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Re: Benefits of longer term crop rotation

Post: # 267817Post gregorach
Tue Oct 23, 2012 8:44 am

A two-course rotation of maize and soy is insane. Might as well throw a course of sweet potatoes in there as well, just to make sure you've depleted the soil completely...
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Re: Benefits of longer term crop rotation

Post: # 267818Post diggernotdreamer
Tue Oct 23, 2012 10:05 am

The work of Elm Farm Research station in Newbury is also of great interest to the organic farmer and to those who wish to reduce their dependence on chemical imputs, I went to several talks there about quite a number of years ago and listened to their work on nitrogen fixing crops etc.

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Re: Benefits of longer term crop rotation

Post: # 267819Post Scotness
Tue Oct 23, 2012 10:16 am

The Riff-Raff Element wrote:I think this is called "re-inventing the wheel" :lol:
Oh I agree but at least now there's a comprehensive scientific study that supports it - so it's got to be pretty hard for various organisations to deny

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Re: Benefits of longer term crop rotation

Post: # 267828Post okra
Tue Oct 23, 2012 5:58 pm

Scotness wrote:
The Riff-Raff Element wrote:I think this is called "re-inventing the wheel" :lol:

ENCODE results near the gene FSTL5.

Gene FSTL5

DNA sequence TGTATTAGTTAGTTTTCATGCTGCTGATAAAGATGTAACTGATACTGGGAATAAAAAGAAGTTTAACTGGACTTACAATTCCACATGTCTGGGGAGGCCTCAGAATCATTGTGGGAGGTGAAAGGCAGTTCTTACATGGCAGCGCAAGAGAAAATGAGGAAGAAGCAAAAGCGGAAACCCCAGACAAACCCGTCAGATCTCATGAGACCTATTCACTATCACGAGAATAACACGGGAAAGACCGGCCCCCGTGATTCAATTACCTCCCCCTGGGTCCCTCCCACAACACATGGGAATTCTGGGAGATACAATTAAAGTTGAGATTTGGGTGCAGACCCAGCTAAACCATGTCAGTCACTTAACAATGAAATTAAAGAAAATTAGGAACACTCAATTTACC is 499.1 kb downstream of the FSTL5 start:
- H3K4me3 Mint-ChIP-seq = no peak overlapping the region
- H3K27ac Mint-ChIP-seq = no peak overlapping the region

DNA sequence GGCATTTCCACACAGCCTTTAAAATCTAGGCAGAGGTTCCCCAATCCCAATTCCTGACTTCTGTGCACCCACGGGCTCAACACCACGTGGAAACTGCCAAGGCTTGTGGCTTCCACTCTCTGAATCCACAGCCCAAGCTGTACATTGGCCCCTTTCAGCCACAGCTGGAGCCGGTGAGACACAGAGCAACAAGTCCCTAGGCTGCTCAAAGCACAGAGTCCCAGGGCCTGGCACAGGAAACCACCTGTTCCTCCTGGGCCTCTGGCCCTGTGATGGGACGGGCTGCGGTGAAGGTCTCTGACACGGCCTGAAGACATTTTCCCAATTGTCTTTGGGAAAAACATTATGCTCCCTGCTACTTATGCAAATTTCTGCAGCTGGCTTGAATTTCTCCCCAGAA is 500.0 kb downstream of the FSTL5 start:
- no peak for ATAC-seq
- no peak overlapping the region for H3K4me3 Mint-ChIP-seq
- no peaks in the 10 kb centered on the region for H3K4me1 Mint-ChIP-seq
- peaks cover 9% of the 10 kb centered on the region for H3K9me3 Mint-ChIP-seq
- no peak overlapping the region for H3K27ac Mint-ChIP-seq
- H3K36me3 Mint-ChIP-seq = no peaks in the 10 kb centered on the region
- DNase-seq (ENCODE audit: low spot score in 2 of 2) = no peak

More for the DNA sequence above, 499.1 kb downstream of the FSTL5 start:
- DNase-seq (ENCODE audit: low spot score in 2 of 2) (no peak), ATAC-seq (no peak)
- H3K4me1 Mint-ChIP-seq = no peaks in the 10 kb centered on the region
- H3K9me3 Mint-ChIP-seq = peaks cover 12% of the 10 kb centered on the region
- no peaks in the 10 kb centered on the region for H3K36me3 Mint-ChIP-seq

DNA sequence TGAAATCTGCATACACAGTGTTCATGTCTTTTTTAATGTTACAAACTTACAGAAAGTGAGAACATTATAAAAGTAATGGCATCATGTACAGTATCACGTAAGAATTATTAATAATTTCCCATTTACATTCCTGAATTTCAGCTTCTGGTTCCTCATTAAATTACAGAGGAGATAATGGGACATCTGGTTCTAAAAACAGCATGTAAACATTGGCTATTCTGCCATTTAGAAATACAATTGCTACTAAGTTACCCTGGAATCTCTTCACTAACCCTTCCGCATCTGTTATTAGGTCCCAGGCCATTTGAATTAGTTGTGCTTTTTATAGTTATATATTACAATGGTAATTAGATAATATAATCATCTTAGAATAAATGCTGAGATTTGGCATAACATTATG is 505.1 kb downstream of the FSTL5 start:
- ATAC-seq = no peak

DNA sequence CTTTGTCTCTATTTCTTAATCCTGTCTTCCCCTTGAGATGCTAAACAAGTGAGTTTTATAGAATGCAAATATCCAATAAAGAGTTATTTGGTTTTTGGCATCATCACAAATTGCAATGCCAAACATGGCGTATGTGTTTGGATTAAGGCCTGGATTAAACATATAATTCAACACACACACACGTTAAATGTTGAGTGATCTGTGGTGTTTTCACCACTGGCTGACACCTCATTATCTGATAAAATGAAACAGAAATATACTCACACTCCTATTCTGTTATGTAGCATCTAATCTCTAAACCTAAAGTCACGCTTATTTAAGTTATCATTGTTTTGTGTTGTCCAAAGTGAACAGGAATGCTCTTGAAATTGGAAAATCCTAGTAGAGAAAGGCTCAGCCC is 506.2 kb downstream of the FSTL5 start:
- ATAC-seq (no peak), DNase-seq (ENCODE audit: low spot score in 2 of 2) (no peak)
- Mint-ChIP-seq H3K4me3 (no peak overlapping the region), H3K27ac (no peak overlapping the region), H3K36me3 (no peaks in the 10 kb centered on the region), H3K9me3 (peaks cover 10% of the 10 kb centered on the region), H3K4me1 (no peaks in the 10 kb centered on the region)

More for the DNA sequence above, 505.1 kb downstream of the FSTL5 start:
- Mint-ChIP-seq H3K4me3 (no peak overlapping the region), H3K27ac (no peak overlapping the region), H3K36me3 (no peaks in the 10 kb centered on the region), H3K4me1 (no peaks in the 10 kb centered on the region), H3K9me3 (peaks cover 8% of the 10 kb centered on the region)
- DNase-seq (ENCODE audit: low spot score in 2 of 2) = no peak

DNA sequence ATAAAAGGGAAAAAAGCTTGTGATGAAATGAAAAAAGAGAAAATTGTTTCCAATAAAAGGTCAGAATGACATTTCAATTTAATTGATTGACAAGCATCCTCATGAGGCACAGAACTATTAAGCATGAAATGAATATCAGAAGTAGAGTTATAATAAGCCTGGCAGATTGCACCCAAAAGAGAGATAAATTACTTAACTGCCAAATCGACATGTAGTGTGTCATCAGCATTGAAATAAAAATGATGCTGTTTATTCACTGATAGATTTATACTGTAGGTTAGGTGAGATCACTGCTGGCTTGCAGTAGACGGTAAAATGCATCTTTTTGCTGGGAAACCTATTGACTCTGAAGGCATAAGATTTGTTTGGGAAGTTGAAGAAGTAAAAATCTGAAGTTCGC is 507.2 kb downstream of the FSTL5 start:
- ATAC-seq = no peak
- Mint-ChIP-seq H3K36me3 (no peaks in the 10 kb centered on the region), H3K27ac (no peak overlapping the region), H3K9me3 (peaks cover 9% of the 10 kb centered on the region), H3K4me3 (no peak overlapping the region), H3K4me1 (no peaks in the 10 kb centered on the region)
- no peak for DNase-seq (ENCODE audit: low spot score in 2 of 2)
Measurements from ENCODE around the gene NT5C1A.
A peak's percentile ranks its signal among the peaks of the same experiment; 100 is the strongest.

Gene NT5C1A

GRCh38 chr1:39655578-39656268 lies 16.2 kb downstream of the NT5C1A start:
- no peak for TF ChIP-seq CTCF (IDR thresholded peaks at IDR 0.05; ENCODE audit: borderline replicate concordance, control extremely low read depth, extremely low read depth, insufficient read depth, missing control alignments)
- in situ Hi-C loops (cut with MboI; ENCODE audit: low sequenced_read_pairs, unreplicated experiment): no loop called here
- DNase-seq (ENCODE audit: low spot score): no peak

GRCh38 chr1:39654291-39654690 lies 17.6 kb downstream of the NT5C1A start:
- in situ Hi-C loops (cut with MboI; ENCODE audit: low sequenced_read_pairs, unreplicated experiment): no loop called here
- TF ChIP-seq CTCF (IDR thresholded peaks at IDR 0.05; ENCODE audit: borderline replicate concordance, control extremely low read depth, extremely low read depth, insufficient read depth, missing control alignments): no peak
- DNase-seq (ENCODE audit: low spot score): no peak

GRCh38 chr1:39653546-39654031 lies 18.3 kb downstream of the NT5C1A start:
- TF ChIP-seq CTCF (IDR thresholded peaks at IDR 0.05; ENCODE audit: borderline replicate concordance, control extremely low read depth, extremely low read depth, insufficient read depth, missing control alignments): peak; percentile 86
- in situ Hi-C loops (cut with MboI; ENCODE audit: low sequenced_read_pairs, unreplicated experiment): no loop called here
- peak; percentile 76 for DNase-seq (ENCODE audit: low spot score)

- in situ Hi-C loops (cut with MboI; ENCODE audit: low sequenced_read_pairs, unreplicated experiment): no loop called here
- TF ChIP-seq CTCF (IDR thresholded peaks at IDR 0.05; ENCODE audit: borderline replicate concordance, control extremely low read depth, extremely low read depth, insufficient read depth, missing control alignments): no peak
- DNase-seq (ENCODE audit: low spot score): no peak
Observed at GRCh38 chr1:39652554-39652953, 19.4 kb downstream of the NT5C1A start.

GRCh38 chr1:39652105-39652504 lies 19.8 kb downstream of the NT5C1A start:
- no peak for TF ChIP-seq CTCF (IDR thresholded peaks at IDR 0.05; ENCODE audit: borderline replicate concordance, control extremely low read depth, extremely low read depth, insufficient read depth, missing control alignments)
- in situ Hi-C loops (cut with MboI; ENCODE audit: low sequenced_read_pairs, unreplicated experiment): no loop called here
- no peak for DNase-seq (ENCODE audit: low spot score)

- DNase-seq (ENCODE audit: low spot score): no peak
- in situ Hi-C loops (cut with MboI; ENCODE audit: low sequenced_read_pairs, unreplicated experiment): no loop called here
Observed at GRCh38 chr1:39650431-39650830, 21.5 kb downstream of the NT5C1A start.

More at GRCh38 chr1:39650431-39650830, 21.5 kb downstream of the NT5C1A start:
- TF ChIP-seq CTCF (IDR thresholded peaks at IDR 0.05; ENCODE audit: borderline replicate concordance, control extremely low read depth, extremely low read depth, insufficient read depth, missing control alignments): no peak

Oh I agree but at least now there's a comprehensive scientific study that supports it - so it's got to be pretty hard for various organisations to deny

Scot
I am so cynical when it comes to the petro-agri corporations and even with a comprehensive scientific study I am sure they will have their own experts working on how to dis-credit it.

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Re: Benefits of longer term crop rotation

Post: # 267834Post The Riff-Raff Element
Tue Oct 23, 2012 8:07 pm

What is interesting - and one of the two articles does touch on this - is that it is yet another demonstration that modern conventional farming is efficient only while labour is more expensive than fuel / agrochems.

Dunc's point about the two-course rotation being insane is one I'd agree with, but it makes economic sense to impoverish the soil like this because one person with a selection of heavy machinery can farm thousands of acres yielding tens of thousands of tonnes of crops. These can then be transported to a central mill by yet more heavy machinery and turned into feed for gigantic stock pens.

As soon as labour becomes cheaper than fuel the game changes: a four-course rotation combined with livestock is suddenly more efficient, though it employs more people (a stockman for a start).

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Re: Benefits of longer term crop rotation

Post: # 267898Post Scotness
Thu Oct 25, 2012 12:46 am

Yes good observation - and this is what will happen when we run out of fossil fuels, if nothing else can replace them

Scot